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Wisconsin men’s basketball: three things that stood out from a sweeping of Purdue

A little lost in all of the excitement surrounding winning the conference is the fact that the Badgers beat another top-ten team!

Purdue v Wisconsin Photo by John Fisher/Getty Images

What a night it was! The No. 10 Wisconsin Badgers men’s basketball team took down the No. 8 Purdue Boilermakers, for the second time this season, on Tuesday night at the Kohl Center. This time, the win gave the Badgers at least a share of the Big Ten regular season title, their second in three years.

There was obviously a lot that stood out from this game, but let’s try and narrow it down to just three and try and focus on the actual game and not all of the broader implications of winning it.

Three things that stood out...

No. 1: the bench contributes

The Wisconsin bench isn’t called on all that much for contributions over the course of any given game. Four of the five starters for UW average over 70% of a game’s minutes and Wisconsin’s “bench minutes percentage” of 23.3 is ranked No. 320 in the country according to enemy of the state, Ken Pomeroy.

Sure Jordan Davis had a great showing against Minnesota last week, but that has been the exception, not the rule, for UW’s bench. At times this year the bench has been shorthanded as well. Reserve guards Jahcobi Neath and Lorne Bowman have both missed considerable time this season.

All that being said, Neath, Ben Carlson and Chris Vogt provided exactly what Wisconsin needed against Purdue. Neath drained a three and had four boards while guarding Jaden Ivey. Carlson had two points and three rebounds in only seven minutes of action. Vogt was the difference maker though. He ended the game with two points, four rebounds (three offensive), two assists, one black and was second on the team with a plus-nine rating.

There are few good clips of his impact here.

It has become quite clear that the Badgers don’t NEED big scoring outputs from the bench unit to win games, but all of the other things they do are extremely important, especially in a three point game.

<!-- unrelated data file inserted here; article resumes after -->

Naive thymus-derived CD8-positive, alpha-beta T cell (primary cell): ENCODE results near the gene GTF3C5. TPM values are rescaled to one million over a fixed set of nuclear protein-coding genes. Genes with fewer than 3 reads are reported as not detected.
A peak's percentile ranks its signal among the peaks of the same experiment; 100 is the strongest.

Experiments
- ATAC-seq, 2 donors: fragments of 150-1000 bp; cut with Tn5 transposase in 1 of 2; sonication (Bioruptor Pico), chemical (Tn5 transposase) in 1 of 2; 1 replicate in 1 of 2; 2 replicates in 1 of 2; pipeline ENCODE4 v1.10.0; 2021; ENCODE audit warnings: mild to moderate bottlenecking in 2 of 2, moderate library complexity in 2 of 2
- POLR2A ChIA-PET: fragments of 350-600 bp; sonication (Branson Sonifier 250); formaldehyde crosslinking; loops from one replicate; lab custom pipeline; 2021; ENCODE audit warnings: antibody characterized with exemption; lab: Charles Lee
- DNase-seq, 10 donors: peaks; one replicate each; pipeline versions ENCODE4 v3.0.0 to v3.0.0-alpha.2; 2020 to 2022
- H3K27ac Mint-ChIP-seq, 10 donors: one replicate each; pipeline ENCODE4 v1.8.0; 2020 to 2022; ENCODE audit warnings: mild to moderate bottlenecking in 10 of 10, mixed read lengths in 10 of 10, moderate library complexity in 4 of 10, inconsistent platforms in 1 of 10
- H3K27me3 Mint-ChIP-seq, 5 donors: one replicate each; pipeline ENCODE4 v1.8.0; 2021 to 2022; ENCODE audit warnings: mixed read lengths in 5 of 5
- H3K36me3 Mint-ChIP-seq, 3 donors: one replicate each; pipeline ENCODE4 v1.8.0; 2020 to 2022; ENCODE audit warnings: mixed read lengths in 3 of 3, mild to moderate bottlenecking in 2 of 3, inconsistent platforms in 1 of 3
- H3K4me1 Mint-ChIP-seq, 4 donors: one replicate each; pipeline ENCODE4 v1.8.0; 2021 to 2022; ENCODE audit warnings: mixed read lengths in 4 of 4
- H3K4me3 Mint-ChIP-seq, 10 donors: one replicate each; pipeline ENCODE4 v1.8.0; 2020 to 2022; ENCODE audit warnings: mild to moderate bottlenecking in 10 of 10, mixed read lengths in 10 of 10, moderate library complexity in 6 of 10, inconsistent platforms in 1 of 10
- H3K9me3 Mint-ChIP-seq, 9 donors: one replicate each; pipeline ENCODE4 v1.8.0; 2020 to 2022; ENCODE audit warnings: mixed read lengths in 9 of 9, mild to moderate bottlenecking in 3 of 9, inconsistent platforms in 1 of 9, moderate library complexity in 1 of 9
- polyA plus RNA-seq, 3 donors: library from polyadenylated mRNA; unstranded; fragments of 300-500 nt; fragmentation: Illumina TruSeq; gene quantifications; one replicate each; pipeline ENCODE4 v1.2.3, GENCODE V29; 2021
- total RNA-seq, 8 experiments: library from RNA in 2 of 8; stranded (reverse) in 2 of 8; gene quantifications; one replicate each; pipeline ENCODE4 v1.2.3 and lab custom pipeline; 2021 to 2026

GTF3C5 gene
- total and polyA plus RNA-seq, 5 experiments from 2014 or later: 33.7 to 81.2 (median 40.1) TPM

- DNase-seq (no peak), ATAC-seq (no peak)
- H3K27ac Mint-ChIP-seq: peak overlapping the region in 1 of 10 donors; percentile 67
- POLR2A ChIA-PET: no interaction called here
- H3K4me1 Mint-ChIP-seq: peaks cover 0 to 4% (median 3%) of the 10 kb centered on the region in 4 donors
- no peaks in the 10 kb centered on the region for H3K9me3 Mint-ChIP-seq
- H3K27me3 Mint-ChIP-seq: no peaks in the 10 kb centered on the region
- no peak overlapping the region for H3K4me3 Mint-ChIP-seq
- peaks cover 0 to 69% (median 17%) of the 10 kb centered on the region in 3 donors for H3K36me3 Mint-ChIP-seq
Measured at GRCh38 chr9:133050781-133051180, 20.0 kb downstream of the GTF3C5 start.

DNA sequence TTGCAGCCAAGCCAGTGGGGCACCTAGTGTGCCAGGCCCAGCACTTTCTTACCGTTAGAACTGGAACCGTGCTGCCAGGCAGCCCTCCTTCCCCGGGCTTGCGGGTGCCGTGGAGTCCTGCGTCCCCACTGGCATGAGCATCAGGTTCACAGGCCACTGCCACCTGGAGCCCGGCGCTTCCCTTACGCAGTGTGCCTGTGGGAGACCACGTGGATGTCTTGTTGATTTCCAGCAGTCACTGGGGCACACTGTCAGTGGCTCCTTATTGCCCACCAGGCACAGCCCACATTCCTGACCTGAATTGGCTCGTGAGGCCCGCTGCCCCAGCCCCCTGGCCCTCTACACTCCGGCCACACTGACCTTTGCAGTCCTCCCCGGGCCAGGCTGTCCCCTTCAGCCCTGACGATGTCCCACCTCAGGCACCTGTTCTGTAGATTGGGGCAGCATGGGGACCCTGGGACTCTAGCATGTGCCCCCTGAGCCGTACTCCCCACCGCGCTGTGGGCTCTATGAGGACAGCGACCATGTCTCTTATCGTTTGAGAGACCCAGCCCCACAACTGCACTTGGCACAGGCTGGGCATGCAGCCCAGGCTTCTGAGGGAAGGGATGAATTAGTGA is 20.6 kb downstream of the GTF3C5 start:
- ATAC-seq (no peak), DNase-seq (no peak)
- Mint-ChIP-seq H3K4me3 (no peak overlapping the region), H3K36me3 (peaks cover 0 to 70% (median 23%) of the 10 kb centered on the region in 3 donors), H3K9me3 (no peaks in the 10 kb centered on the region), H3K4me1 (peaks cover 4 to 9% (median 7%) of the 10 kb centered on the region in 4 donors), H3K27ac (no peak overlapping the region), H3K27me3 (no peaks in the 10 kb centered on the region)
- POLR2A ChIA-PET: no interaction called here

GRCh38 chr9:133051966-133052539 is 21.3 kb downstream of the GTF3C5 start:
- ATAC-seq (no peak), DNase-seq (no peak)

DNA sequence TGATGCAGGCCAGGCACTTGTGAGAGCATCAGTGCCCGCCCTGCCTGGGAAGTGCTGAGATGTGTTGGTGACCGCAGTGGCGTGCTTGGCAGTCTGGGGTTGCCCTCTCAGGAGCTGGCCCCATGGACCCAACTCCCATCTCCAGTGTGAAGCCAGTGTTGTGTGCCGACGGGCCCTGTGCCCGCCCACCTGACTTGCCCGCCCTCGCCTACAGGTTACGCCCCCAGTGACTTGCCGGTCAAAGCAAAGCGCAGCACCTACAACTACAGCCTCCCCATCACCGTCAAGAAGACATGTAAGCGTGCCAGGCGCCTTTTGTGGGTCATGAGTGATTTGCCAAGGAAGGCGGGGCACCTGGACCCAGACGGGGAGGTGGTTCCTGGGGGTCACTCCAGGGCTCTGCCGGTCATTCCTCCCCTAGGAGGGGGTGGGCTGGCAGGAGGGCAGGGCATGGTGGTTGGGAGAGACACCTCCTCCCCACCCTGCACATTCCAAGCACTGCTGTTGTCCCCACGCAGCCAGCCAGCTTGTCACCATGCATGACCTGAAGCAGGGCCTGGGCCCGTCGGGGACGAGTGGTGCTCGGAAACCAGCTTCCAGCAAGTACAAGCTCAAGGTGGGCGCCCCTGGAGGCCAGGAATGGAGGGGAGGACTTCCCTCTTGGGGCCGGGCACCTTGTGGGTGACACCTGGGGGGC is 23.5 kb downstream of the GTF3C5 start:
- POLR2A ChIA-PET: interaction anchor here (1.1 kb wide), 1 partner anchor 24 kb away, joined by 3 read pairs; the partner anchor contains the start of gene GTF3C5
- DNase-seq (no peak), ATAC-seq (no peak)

No. 2: Chucky Hepburn has chutzpah for days

We’ve been fans of Hepburn since before he was even on campus. He just did, and continues to do, things that winning point guards do. His tenacious defense, his intelligent passing and, if you’ll excuse the graphic imagery, his enormous damn balls make him the ideal floor general.

Hepburn was already having a great game before Wisconsin’s final possession. He had made three out of five three pointers, had two assists and zero turnovers while also picking up one of UW’s six steals. However, what everyone will remember from this game IS Wisconsin’s final possession and his game-winning (and conference title-winning) shot.

Not only does Hepburn have the balls to take that final shot, he knew it was going in too! On a team with Johnny Davis and Brad Davison, two late-game shot-making experts, the true freshman point guard showed that the team will be in good hands next year after those two depart.

No. 3: make your damn free throws

Close games come down to a lot of little things that add up over the course of 40 minutes so it’s nearly impossible to pinpoint ONE thing that caused a team to lose or win. One of the rare exceptions is a team’s free throw percentage. If you have a high probably won, but if you have a low one, you almost definitely lost.

Purdue has the most efficient offense in the country, has the third highest eFG% in the land and is the second-best three point shooting team in the nation. One area of a shooting at which they are not elite? The charity stripe.

They shoot 70.6% from the line as a team, which is good for No. 209 in the nation. The Badgers, a mostly poor shooting team from everywhere on the floor, shoot 74.6% from the line and on Tuesday night they made the same amount of freebies as Purdue did in eight fewer attempts.

The Boilermakers went 11-of-20 on free throws, leaving nine points off the board in a game they ultimately lost by three. Wisconsin went 11-for-12, with their only miss being the front end of Davison’s one-and-one which led to Ivey making a game-tying three and then Hepburn’s trip to immortality in Madison.

Wisconsin didn’t get to the line nearly as often as Purdue, but they sure as hell made their trips count and now...they are Big Ten champs.

Up next: The Badgers host the Nebraska Cornhuskers on Sunday at 1 p.m. CT to try and clinch an outright conference title. The game will be aired on Big Ten Network.